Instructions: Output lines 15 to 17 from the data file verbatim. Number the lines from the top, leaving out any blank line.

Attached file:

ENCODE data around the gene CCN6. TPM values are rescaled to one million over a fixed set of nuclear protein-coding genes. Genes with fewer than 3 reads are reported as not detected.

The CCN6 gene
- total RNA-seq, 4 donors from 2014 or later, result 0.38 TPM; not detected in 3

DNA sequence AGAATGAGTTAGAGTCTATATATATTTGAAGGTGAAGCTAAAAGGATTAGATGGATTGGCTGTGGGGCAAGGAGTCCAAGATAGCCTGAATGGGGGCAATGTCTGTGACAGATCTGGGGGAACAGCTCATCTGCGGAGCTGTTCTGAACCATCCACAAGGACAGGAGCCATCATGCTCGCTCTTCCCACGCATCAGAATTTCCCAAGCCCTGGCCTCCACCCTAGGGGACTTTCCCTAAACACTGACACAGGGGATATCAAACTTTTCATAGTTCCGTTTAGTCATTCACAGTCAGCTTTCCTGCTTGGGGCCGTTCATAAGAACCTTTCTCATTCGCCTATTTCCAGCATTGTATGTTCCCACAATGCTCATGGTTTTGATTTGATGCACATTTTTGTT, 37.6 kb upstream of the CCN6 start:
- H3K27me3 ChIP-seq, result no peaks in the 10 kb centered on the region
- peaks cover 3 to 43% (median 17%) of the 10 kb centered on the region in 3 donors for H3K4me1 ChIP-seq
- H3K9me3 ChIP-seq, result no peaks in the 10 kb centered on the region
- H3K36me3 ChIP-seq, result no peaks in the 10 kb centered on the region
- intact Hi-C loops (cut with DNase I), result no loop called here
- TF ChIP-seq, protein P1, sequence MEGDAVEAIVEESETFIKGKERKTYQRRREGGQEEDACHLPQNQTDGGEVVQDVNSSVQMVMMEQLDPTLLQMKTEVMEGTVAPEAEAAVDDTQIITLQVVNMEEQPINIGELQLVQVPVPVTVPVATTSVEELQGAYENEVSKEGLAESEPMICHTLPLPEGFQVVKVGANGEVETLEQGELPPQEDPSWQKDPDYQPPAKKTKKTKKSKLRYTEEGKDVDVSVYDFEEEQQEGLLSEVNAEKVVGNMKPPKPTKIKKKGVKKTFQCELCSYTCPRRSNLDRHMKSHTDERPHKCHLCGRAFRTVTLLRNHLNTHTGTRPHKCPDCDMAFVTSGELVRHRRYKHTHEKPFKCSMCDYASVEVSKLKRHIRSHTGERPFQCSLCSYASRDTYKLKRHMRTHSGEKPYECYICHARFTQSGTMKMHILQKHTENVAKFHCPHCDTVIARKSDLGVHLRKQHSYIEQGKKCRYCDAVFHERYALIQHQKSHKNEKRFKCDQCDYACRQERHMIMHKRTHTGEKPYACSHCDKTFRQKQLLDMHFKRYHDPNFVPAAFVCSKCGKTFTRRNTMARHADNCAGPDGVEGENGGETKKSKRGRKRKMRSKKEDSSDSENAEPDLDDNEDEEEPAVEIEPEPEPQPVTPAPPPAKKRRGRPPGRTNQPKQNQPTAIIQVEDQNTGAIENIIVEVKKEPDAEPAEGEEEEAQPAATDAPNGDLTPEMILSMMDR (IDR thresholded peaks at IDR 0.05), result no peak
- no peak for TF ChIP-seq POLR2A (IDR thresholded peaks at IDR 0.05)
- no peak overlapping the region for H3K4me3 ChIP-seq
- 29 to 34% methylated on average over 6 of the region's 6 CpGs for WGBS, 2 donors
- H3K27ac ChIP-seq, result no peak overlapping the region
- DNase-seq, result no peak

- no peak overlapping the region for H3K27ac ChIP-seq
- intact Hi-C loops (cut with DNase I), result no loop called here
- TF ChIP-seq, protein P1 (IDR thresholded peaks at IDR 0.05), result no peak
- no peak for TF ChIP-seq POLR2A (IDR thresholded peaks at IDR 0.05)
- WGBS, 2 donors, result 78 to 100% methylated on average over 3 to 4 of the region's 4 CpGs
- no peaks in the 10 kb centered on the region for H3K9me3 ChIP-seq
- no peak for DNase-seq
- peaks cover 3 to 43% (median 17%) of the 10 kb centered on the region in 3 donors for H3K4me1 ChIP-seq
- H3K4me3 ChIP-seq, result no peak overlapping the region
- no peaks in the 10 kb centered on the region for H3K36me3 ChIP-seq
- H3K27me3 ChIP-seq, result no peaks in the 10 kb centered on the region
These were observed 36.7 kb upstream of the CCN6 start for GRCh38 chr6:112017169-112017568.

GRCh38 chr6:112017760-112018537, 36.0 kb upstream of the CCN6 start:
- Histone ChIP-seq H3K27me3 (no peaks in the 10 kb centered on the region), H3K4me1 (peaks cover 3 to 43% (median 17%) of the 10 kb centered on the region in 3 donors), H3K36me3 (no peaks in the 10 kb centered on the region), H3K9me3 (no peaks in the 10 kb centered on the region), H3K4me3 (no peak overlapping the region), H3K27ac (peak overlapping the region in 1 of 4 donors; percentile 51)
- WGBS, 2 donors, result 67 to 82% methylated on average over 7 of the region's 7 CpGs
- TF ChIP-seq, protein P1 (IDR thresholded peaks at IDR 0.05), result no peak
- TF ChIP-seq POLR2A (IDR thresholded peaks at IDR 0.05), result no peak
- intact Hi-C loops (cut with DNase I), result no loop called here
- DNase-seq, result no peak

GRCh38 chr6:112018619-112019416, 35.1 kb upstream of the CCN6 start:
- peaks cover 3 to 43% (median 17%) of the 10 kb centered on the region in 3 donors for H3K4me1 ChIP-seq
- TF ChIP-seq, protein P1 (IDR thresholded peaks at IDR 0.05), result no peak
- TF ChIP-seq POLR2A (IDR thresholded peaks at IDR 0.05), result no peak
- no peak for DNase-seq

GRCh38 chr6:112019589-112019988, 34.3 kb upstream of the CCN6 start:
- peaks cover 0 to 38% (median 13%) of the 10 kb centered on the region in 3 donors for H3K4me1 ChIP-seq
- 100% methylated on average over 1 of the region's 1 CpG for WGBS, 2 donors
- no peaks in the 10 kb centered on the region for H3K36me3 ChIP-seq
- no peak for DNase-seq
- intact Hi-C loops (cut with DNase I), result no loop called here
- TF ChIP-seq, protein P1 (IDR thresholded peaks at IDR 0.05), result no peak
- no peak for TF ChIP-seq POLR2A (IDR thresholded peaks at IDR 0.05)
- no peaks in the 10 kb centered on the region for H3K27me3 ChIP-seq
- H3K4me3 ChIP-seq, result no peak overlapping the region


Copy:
- DNase-seq, result no peak

- no peak overlapping the region for H3K27ac ChIP-seq
- intact Hi-C loops (cut with DNase I), result no loop called here